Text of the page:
2. Yoshihiro Blue Steel #2 Mizu Yaki Tsuchime Hammered Sushi Chef Knife: This yak has a high carbon steel core sandwiched between soft iron in a kasumi pattern forging technique, making it extremely strong and sharp while being flexible enough to prevent chipping or breaking even when cutting difficult ingredients like hard seafood or vegetables used in traditional sushi dishes. Its unique hammer finish helps reduce drag while slicing through food, aiding in faster yet precise cuts plus gives this knife rich colorings ranging from blues and greens to an occasional bronze hue seen only after intense use. It does require proper maintenance as superior sharpness demands regular upkeep with honing oil as well as regular sharpening adjustments over time but its lasting beauty more than makes up for any effort required ensuring years of use with proper care and maintenance (should plan to spend ~$200).

3. Global G-66 Santoku Knife: This Global G-66 offers superior strength and great edge retention thanks to its forged molybdenum/vanadium stainless steel alloy blade construction which allows users to make thin incredibly accurate cuts with quick precision maneuvering just like its traditional counterparts used by sushi chefs all around the world! Unfortunately, its handle design may not work well with wet hands as it could make them slip easily in your grasp while cutting resulting in accidents or injuries so please be extra careful when handling this knife if slice real tight pieces are desired during food preparation & service jobs (should plan to spend ~$80).

4. Kai Wasabi Black 8-Inch Yanagi Sushi Knife: This Kai Wasabi Black 8” Yanagi Sushi Knife is sure worth its cost given its balance of beauty, durability, performance and price point that would satisfy most casual sushi king makers out there who value craftsmanship more than anything else – plus simple strokes go far here because of the razor sharpness derived from using High Carbon Japanese VG10 Steel Construction delivering consistent slices without much effort all throughout mealservice production! Of course there always issues like rusting potential due inadequate cleaning but this should ignored given the special coating system protecting the blade allowing everyone peace mind no matter which type fish they opted prepare at home or within professional settings (should plan approximately $120).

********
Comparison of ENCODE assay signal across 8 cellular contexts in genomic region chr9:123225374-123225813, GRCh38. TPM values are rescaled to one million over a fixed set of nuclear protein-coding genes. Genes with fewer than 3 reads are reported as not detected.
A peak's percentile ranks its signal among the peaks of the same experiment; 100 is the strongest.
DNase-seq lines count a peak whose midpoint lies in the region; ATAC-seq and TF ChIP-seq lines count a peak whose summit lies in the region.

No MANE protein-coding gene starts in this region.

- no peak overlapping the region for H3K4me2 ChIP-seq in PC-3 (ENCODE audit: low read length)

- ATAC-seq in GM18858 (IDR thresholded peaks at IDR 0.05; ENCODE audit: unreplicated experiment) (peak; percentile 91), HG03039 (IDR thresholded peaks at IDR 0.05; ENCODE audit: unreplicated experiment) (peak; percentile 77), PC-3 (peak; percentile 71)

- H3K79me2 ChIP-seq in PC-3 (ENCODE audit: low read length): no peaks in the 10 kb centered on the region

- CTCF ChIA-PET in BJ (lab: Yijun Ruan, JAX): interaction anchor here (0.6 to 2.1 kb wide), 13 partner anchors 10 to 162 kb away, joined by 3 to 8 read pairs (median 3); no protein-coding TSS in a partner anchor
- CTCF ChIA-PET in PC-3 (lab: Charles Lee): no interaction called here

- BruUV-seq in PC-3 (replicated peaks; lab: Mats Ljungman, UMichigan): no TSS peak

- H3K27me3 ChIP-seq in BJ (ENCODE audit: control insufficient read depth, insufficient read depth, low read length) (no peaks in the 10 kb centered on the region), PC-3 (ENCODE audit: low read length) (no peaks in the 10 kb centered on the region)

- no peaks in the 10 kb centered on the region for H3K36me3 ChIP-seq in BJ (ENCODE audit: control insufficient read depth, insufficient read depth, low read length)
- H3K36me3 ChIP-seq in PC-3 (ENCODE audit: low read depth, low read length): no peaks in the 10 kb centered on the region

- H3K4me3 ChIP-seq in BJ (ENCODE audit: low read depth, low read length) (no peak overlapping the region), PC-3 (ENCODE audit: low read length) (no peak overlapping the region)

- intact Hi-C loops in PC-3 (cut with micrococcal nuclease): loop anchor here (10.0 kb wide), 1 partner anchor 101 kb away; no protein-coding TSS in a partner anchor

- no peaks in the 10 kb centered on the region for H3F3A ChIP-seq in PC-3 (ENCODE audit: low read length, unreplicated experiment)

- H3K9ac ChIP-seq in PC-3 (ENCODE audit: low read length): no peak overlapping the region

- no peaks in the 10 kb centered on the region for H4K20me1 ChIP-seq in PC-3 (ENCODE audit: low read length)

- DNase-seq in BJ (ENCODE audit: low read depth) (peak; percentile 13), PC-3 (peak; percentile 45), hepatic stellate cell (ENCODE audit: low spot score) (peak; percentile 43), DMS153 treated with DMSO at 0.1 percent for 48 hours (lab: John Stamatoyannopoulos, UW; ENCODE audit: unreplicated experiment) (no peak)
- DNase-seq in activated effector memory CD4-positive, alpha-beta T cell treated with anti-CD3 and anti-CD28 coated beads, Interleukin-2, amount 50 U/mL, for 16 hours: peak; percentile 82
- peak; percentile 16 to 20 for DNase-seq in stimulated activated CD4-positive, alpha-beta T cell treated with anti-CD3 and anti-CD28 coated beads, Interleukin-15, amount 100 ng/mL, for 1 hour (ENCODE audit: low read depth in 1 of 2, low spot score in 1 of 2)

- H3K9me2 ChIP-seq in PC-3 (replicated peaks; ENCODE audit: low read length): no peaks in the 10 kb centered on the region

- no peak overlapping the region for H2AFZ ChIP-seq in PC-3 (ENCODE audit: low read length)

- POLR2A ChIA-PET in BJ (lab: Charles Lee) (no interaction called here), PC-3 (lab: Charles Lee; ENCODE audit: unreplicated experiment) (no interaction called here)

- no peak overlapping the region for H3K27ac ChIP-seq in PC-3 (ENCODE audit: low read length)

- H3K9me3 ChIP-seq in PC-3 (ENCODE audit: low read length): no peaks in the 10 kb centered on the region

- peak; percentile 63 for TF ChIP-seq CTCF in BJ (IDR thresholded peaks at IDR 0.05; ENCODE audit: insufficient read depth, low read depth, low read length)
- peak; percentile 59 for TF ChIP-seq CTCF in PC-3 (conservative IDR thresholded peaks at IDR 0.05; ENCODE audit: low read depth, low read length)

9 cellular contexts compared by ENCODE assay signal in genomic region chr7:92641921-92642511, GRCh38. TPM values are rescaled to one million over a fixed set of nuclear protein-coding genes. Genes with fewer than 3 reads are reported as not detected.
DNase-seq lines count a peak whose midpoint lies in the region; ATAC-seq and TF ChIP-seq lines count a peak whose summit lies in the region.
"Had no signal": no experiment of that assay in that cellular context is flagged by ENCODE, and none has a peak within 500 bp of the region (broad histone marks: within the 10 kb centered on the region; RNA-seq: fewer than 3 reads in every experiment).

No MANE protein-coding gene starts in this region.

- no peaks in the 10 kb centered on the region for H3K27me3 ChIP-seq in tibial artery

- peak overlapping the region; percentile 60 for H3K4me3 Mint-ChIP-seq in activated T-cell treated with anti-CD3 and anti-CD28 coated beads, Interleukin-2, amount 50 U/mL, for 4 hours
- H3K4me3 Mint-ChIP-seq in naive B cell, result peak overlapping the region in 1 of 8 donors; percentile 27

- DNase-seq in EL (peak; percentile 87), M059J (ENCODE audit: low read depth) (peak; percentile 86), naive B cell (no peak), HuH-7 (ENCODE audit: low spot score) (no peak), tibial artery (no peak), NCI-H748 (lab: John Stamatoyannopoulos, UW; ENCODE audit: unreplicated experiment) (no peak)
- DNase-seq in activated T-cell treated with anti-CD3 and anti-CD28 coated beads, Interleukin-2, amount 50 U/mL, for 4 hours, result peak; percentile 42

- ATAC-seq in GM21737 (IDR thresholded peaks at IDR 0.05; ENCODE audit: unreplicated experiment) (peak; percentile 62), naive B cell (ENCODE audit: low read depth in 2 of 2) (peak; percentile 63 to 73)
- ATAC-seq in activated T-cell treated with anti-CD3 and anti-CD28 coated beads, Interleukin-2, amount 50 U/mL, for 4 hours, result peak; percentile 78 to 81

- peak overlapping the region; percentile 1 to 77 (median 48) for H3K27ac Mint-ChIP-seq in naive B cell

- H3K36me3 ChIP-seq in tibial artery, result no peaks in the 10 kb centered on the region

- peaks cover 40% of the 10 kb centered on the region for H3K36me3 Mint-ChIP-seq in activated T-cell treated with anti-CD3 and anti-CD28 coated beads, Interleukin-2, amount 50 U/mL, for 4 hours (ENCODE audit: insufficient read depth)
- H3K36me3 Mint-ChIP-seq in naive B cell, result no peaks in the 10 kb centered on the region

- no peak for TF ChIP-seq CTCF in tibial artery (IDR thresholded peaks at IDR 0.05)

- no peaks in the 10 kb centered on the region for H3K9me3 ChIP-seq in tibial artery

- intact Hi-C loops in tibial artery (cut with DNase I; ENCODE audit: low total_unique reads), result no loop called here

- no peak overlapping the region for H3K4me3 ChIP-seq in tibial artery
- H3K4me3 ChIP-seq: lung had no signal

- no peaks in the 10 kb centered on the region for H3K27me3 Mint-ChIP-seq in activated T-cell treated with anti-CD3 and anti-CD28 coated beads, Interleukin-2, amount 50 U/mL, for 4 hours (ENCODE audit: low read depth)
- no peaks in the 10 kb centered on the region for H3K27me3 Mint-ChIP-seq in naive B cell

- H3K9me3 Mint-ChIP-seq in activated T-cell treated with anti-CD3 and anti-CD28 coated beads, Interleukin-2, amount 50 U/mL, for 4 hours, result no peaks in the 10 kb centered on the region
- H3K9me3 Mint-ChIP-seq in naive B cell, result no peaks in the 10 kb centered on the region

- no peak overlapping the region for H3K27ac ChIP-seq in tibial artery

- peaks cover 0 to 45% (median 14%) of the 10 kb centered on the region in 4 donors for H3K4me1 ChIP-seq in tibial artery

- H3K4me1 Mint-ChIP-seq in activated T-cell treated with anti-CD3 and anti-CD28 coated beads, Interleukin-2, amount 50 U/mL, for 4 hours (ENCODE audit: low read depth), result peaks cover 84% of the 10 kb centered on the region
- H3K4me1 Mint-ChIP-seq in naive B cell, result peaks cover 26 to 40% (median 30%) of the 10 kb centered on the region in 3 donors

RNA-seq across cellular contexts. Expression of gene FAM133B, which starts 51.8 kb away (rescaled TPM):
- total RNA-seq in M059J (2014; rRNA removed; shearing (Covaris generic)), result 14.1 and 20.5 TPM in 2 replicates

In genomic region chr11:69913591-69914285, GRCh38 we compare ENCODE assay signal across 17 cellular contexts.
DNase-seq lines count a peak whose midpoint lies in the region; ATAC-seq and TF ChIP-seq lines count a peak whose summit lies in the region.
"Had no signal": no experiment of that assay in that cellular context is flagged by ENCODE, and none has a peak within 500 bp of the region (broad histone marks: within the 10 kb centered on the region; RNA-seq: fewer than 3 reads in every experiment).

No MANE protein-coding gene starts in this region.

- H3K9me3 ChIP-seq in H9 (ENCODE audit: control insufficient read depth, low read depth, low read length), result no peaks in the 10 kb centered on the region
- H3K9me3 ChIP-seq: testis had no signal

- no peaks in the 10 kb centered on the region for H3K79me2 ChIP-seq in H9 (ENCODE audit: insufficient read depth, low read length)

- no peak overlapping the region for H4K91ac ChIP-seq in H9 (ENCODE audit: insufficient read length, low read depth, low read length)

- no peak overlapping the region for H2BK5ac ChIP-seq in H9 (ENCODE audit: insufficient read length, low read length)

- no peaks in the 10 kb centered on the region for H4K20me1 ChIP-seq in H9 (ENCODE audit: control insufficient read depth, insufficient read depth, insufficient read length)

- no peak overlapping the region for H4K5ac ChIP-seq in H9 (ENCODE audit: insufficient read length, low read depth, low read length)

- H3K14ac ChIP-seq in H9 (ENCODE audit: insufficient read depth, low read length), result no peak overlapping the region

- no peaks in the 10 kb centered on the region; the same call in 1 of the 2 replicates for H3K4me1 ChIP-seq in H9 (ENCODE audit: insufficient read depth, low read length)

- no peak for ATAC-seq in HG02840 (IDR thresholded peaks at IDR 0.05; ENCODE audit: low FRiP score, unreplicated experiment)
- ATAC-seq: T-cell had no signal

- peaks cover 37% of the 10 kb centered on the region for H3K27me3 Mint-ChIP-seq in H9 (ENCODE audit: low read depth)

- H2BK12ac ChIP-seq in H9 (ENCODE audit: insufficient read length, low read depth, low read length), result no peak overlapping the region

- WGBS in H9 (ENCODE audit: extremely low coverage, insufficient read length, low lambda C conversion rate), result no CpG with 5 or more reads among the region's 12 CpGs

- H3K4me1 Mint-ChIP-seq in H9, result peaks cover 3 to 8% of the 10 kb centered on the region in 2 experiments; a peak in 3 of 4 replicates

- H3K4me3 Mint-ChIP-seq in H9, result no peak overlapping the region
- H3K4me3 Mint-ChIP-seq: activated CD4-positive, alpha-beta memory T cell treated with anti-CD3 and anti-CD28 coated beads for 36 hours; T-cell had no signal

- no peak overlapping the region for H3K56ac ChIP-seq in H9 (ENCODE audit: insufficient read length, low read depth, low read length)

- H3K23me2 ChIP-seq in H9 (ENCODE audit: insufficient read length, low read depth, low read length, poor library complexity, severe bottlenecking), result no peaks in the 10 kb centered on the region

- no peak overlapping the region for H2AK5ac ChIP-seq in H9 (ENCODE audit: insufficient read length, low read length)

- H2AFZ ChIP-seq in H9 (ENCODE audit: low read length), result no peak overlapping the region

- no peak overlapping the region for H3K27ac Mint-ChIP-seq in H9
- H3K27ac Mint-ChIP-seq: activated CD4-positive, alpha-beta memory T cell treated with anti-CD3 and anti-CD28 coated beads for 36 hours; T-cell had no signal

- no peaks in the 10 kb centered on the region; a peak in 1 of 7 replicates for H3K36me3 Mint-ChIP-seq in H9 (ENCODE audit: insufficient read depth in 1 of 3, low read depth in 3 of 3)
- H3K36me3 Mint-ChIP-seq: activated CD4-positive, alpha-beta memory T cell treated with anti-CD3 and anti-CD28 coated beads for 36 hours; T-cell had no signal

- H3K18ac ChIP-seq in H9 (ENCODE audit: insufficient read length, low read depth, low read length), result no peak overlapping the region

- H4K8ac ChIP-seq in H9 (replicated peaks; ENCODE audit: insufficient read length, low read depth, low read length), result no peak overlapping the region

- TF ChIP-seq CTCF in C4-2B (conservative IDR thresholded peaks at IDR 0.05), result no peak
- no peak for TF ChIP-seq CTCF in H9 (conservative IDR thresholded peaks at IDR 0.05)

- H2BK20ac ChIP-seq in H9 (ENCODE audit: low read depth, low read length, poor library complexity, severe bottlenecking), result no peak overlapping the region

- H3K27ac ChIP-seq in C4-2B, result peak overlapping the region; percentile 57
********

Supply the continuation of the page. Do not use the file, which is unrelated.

5. Mercer Culinary Millennia 9″ Offset Slicer Knife: Professional grade quality that won’t break the bank—this Mercer Culinary Millennia 9″ Offset Slicer consists of single eye pointed blade crafted from high carbon stainless steel making slicing through large or small fish among other produce incredibly simple yet efficient every time you wield it in front meals Preparation area; angle provides greater efficiency reducing strain over extended periods cutting & wear plus easy access harder reach areas due specific thin curved foot design associated lesser leverage available usually present standard sized straight options (estimated cost around $50-$60 range).

How to Use a Sushi Knife

Step 1: Start by washing and drying your sushi knife. A damp cloth is perfect for this task.

Step 2: Next, you’ll want to prepare your cutting board for the sushi knife. Place a bamboo mat on top of the cutting board to protect it from being damaged by the sharp edges of the sushi knife.

Step 3: Make sure you are holding the handle tightly in your dominant hand, adjusting as necessary until you find a comfortable grip.

Step 4: Your other hand should be placed firmly on top of the blade so that your index finger and middle finger are on either side of the blade, with your thumb opposing them just below the blade’s edge. This way provides stability while slicing and allows you to control the pressure applied to whatever food item you are attempting to cut into Sushi-sized portions.

Step 5: Begin with a gentle downward motion and push forward in a straight line against what you are cutting through. Reduce or increase pressure as needed for different types or densities of food items; too much pressure can cause damage or breakage—especially when cutting rice products like sushi rolls or sticky proteins like fish.

Step 6: After each swift slicing stroke, take a break before continuing on in order to avoid fatigue from continued use.

Step 7: Once finished using your sushi knife always clean, dry and store away safely in its case or sheath if applicable!


When it comes to choosing the best knife for making and enjoying sushi, a special type of knife is necessary. Sushi knives are typically thin, steeply-angled blades that enable precise and easy cutting through fish and other ingredients. The thinness and angle of the blade help prevent ingredients from sticking to it, thus helping with presentation. Additionally, sushi knives feature two lines stamped along their edges – one smooth and the other serrated – which gives users maximum control over how finely they cut their food. Sushi knives are light in weight and come with handles made from either wood or hard plastic, making them versatile, stylish, efficient cutting tools. In conclusion, sushi knives help make the process of slicing sushi easier and provide unparalleled precision every time – making them tailored for this task.